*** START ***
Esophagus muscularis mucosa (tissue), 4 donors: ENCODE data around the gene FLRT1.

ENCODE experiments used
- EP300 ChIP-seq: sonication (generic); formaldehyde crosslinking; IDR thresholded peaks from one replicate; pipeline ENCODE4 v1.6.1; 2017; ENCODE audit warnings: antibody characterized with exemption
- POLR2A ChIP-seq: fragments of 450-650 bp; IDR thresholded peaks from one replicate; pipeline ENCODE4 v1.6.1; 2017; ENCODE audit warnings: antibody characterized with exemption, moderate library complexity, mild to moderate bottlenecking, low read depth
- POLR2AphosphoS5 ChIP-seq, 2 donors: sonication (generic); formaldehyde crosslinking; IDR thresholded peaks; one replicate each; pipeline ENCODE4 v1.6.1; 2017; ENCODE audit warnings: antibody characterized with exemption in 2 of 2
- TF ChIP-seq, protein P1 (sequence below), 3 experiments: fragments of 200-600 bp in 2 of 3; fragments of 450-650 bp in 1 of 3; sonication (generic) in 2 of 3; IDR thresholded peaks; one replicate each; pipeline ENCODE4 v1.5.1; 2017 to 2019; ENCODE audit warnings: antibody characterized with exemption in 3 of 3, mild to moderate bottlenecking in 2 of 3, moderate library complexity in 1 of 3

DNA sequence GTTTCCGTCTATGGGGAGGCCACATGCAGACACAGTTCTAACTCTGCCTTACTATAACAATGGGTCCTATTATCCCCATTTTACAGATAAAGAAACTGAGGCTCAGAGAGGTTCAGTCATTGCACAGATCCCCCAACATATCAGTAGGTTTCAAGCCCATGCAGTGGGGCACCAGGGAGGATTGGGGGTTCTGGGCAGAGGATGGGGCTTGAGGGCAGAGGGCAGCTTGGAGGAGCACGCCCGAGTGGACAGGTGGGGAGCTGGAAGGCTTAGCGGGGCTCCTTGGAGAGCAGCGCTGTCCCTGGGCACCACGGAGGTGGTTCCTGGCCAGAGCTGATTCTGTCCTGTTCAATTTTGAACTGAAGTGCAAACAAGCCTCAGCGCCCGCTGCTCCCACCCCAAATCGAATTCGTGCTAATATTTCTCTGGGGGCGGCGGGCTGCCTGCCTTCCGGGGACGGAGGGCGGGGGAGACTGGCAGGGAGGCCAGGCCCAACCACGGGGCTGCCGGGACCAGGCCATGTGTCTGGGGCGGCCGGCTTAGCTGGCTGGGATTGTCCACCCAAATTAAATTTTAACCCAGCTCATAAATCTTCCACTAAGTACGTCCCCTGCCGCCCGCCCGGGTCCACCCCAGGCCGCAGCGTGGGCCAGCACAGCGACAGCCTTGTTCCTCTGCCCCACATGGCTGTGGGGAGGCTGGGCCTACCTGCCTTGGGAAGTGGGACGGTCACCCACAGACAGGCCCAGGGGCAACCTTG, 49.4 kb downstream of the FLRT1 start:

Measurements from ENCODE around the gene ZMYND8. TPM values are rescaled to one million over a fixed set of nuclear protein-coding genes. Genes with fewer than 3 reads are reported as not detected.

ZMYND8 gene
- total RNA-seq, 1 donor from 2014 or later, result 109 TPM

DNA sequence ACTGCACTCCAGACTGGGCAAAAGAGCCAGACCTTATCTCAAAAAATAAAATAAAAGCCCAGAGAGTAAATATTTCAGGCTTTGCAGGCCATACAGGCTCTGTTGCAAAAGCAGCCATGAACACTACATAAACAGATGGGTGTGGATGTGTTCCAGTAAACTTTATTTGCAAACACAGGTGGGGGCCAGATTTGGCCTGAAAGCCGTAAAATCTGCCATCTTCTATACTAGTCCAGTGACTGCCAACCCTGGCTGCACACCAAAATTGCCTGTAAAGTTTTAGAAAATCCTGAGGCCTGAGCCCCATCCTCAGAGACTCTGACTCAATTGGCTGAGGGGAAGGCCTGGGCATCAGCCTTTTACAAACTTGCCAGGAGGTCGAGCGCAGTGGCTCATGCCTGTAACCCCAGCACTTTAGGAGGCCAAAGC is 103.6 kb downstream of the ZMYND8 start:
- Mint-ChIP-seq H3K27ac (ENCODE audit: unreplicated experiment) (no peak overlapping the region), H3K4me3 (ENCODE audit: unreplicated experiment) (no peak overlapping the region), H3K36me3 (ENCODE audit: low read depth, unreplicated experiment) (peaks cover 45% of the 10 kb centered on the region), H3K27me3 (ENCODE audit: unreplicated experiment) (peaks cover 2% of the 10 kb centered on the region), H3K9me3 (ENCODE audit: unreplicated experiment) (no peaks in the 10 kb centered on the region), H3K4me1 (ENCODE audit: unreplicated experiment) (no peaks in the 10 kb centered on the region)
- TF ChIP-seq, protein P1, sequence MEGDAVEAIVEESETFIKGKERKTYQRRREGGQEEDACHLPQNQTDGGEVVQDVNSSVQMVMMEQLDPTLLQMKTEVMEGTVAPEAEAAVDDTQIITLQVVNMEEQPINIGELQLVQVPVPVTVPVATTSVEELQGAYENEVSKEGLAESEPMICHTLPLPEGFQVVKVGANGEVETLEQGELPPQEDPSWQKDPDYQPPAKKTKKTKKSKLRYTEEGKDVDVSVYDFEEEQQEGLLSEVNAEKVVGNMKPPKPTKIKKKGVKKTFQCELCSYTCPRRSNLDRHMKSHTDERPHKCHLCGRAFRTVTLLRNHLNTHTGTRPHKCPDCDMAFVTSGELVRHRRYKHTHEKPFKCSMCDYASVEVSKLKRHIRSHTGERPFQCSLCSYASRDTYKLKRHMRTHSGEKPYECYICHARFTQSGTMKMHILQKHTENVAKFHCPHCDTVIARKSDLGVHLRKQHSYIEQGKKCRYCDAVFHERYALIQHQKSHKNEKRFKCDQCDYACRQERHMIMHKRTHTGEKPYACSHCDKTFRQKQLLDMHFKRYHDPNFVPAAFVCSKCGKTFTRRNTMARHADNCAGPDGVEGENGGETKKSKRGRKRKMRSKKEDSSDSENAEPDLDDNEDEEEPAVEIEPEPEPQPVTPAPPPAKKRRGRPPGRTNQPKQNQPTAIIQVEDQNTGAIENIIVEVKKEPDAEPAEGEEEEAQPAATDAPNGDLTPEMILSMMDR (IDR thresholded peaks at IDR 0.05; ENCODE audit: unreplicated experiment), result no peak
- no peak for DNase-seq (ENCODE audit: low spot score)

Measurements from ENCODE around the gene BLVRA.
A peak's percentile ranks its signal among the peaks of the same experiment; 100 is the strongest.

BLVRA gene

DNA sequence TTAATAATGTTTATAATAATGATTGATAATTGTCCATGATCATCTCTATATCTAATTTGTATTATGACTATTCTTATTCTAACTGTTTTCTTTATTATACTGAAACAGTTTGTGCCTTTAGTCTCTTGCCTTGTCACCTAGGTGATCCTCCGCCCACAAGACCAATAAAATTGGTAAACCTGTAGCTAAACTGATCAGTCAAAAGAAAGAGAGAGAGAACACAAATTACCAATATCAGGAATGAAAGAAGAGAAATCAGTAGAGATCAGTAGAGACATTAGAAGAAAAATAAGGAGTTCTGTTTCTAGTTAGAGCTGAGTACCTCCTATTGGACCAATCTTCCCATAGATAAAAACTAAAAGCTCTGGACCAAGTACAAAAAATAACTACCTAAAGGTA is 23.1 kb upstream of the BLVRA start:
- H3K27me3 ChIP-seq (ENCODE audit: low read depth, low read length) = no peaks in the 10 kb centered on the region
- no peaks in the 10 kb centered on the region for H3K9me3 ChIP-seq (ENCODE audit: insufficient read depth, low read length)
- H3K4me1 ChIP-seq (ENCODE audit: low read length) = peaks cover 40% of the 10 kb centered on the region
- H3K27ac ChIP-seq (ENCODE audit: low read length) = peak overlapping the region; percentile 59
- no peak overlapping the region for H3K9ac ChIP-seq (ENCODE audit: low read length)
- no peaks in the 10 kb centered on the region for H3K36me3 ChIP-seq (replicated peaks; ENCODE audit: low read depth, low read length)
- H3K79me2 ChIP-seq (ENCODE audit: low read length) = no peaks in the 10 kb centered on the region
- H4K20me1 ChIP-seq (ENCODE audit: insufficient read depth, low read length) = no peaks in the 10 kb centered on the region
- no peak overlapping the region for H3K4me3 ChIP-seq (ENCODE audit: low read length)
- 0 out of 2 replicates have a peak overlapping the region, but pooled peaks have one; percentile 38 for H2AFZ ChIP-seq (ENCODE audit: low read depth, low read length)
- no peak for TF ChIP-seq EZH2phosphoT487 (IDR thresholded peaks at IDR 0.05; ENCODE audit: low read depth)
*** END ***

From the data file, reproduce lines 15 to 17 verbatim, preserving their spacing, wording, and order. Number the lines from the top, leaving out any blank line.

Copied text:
Measurements from ENCODE around the gene BLVRA.
A peak's percentile ranks its signal among the peaks of the same experiment; 100 is the strongest.

BLVRA gene